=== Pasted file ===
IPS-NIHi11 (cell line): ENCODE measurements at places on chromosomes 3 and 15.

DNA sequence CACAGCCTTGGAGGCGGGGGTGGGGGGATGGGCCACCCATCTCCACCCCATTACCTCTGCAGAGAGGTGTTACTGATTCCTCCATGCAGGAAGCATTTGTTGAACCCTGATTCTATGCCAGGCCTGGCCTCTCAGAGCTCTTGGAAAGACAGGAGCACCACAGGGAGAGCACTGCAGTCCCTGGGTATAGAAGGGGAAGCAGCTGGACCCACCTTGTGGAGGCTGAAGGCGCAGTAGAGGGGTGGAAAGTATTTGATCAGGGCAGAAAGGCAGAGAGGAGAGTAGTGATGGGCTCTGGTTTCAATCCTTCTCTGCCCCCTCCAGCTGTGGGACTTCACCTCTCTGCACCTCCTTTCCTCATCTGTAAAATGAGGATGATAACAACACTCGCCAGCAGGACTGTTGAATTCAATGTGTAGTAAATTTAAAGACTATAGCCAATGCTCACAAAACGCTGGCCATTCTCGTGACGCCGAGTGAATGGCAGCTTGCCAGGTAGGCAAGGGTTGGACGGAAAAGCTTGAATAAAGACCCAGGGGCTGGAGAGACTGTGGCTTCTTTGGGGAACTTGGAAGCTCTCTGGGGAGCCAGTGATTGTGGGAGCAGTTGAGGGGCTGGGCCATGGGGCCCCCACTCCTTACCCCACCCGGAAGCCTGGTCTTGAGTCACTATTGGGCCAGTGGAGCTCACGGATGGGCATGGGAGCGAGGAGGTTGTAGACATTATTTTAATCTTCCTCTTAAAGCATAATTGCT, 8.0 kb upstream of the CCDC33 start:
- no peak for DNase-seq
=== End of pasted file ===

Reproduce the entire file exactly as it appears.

IPS-NIHi11 (cell line): ENCODE measurements at places on chromosomes 3 and 15.

DNA sequence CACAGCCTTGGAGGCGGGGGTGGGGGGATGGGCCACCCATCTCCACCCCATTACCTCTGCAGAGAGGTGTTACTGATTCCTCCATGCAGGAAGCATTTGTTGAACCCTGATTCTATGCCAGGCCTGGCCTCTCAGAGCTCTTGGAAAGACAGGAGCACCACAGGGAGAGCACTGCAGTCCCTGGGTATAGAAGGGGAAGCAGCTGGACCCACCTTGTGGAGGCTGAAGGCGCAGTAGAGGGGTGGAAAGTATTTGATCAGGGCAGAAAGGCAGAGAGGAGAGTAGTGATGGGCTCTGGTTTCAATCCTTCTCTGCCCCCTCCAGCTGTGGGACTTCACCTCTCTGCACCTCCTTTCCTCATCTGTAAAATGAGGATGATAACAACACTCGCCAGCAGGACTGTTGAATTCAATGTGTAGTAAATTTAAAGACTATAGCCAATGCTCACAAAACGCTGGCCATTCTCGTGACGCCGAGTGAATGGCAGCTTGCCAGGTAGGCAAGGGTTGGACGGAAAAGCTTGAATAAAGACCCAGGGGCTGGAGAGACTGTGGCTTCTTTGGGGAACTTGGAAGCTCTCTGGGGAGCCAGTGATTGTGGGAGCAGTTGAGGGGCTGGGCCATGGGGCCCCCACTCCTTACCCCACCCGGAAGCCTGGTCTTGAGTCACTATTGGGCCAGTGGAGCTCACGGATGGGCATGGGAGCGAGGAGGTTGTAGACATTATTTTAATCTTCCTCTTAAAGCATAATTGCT, 8.0 kb upstream of the CCDC33 start:
- no peak for DNase-seq